Hallie worked with Spoons Across America during June and July thanks to a Professional Development Internship from The Culinary Trust. Born and raised in Manhattan, Hallie is a rising Junior at Yale University with a passion for food
, food justice, and sustainability. We were lucky to have her enthusiasm and excitement for our mission with us this summer and look forward to continuing to have her on our team in the months and years to come.
My love for the kitchen is real – so real that at some point or another I read every single cookbook in my household from cover to cover. I probably should have been doing homework, but if it weren’t for all that productive procrastinating, I wouldn’t be here today interning at Spoons Across America.
I was drawn to Spoons Across America because I share the organization’s belief that an appreciation and understanding of food starts at the table. The act of cooking is an exercise in generosity and service. It takes time to go to the market, plan a menu, gather friends, clean the house. There is something so undeniably vital, spiritual, and essential to gathering around the table with other humans, and celebrating life over a home-cooked meal. That’s the way to get any message across – through sheer visceral enjoyment and connection. I was eager to engage in a kind of work this summer that would allow me to share my passion for the power of food as a source of conviviality, and think about this issue in a more cerebral way.
In a perfect world, there is always an excuse to be in the kitchen. Growing up, cooking dinner for my family acted as a kind of homework break. Being in the kitchen and handling ingredients – whether chopping onions or rolling dough –provided a moment of respite. Schooldays were draining, (as any workday can) but in the kitchen, there was a distinct purpose to my work: to cook dinner, to make it tasty, to make it healthy, and to enjoy it with my family. It was a place where I knew my role, and a world I was fortunate to grow up exposed to. And so, when my algebra II homework got old, I’d find myself baking homemade granola or experimenting with uses for asparagus butts.
I was fortunate to grow up exposed to good, seasonal food as a way of life, and I appreciated that fact more and more every day. So in my junior year of high school, I left home to attend a semester program in Vermont called The Mountain School. There, forty-five other students and I lived and worked on an organic farm that we also called home. We birthed sheep, took classes, grew vegetables, and mopped the dining hall. Never before had I felt so connected to a place, its land, its food, and its people. I came home more excited than ever about embracing the deliciousness of sustainability, and spent the next summer maintaining my family’s home garden and working on Waldingfield Farm in Connecticut.
Here’s the thing, though: trying to keep up with the summer harvest from just a half-acre home garden is harder than you might think. Even six people eating three meals a day out of the garden just won’t do it – the kale and zucchini just keep coming. And when we got sick of forcing bags of arugula on our friends (and their friends), I decided to learn about the art of jarring. I began preserving my family’s rhubarb, plums, and peaches in the form of jams and sauces, and pickling my cucumbers and carrots.
Some of my favorite days at Waldingfield were those spent running the stand in the Sandyhook farmers’ market. I loved the face-to-face aspect of it – answering the “what do I do with bok choy?” question, or teaching customers about the different varieties of heirloom tomatoes, and sneaking samples of sungolds all day long.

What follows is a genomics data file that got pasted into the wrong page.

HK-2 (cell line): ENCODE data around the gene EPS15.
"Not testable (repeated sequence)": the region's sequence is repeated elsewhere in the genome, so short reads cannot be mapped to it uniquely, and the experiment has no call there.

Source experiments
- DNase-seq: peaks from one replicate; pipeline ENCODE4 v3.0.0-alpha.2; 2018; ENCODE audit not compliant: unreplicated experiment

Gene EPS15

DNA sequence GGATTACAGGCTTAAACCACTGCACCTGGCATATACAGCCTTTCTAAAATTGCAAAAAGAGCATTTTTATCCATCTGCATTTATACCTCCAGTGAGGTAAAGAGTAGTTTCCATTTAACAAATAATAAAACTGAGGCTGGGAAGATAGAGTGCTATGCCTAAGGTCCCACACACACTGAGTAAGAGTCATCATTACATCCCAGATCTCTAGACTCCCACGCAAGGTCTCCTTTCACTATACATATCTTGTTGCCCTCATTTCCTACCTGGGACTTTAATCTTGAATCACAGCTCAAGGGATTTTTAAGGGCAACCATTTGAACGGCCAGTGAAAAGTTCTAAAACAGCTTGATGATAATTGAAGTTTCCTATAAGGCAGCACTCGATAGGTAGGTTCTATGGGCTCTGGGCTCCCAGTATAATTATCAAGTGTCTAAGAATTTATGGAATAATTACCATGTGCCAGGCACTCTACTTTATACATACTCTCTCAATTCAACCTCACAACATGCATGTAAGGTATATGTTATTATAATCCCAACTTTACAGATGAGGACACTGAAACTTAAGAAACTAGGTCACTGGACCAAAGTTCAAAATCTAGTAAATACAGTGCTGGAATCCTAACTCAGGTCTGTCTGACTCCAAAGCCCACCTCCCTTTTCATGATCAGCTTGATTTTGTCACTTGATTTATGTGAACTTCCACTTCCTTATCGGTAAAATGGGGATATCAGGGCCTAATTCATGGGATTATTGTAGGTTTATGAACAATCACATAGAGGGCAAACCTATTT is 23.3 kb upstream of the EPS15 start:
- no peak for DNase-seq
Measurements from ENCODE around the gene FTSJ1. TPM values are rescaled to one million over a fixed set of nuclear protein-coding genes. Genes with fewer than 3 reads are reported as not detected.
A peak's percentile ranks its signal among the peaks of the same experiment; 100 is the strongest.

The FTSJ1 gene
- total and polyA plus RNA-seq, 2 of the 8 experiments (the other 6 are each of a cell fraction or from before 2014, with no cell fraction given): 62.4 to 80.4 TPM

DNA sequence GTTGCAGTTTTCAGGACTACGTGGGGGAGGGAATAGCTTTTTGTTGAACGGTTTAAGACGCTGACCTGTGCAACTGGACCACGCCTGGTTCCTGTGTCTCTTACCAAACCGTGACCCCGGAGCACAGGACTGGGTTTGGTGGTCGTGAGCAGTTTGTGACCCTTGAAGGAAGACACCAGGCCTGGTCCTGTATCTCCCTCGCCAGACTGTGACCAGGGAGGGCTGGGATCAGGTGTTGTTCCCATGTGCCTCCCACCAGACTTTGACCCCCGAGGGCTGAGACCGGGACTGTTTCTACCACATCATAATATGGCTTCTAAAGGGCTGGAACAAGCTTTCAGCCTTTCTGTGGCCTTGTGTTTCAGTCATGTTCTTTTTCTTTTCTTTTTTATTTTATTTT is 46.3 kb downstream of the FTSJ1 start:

That summer at Waldingfield led me to seek out a job during my senior year of high school with City Harvest, an organization that fights hunger in New York. There, I worked as a nutrition education intern, giving cooking classes to children and their parents from low-income neighborhoods of the Bronx, imparting strategies for healthy cooking on a budget. I remember the first recipe I made with the class was carrot ginger soup; we chopped carrots with plastic safety knives and sautéed them on a hot plate that was set up on a table in the classroom. I can still picture one student, Robert, looking quizzically at a carrot in his hand, telling me he had never seen one with green leaves on its top. It shocked me at first. And though it took a whole afternoon of being the hands that made that carrot ginger soup, Robert was eventually open to the idea of tasting it. And when he did, he loved it. I relished the feeling of having successfully imparted enthusiasm for a topic in which I was deeply invested – of having made a positive change in someone’s life, and having communicated it through sheer deliciousness.
My work at City Harvest as well as my other experiences have revealed to me the nuances of a question I’ve been wrestling with for quite some time: can families like Robert’s ever make real, affordable, long-term change? Restaurants do it, companies do it, but can a lower income household also be a healthy and sustainable one? I realize that the answer to this question is one rooted in issues deeper than convenience and food cost; it is an issue of education and exposure and finding the right way to spread the word about how affordable, sustainable, and wonderful it can be to cook for oneself and one’s family. And I sure do hope to make a valuable contribution to answering those questions. Spoons has been just the place for that, and I look forward to seeing another year of successful food literacy programs for kids.